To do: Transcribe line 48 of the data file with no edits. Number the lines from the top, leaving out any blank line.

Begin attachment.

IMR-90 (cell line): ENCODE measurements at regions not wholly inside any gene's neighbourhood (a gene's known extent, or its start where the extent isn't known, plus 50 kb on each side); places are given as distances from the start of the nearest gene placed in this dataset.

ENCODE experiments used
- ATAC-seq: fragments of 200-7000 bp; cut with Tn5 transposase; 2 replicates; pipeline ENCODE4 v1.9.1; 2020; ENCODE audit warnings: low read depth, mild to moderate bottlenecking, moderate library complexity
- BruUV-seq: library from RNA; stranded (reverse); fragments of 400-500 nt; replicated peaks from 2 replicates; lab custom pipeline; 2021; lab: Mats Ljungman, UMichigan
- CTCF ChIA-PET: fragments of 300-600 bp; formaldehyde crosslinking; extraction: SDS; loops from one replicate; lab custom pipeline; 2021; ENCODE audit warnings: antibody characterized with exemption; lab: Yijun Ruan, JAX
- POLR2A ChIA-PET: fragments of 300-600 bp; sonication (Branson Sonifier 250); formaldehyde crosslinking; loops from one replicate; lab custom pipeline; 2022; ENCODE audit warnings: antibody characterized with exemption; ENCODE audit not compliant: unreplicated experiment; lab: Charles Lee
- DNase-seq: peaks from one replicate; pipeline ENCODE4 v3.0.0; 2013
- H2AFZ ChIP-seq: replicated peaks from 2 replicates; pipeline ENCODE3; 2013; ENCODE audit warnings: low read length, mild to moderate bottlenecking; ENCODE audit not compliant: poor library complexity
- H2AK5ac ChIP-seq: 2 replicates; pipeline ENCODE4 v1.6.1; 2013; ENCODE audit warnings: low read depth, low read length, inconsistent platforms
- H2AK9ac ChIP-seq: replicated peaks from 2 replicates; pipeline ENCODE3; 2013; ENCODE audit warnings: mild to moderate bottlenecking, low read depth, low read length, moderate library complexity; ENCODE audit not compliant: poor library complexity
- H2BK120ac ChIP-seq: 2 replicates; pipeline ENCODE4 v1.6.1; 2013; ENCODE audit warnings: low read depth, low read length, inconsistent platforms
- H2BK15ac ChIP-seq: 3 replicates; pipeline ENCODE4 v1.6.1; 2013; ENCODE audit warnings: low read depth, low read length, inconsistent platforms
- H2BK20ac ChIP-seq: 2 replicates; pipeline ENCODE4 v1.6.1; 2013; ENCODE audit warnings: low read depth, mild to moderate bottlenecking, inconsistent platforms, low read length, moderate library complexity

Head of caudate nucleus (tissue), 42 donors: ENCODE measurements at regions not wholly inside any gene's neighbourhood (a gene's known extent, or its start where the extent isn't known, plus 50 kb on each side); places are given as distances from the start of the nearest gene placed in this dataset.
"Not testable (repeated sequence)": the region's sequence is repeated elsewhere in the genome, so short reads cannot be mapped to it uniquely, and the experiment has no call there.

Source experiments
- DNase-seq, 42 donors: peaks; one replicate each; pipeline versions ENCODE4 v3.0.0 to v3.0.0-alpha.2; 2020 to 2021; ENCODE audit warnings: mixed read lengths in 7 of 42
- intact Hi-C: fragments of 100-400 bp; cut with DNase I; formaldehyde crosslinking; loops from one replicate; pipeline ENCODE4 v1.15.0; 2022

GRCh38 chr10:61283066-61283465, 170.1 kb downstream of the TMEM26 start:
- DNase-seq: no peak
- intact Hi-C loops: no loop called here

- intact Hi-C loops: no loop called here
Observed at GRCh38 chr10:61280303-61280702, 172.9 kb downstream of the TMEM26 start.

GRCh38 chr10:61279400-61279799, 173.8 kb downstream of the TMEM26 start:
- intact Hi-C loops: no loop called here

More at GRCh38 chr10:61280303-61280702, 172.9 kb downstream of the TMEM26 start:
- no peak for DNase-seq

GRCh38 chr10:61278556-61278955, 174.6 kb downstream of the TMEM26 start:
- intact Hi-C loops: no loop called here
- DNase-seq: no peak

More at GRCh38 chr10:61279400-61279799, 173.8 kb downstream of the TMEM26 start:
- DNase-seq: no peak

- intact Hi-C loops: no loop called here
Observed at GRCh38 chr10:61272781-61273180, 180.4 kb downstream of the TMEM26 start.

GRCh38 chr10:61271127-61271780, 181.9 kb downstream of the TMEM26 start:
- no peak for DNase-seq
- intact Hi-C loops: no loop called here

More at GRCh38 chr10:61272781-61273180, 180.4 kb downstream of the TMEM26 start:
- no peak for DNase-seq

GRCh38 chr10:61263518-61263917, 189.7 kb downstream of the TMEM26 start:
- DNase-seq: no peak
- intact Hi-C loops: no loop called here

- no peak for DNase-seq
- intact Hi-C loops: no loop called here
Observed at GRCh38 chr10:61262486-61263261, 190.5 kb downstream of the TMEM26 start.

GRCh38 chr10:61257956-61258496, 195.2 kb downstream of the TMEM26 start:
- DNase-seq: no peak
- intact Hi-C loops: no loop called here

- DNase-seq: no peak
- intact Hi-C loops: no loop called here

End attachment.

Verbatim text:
- intact Hi-C loops: no loop called here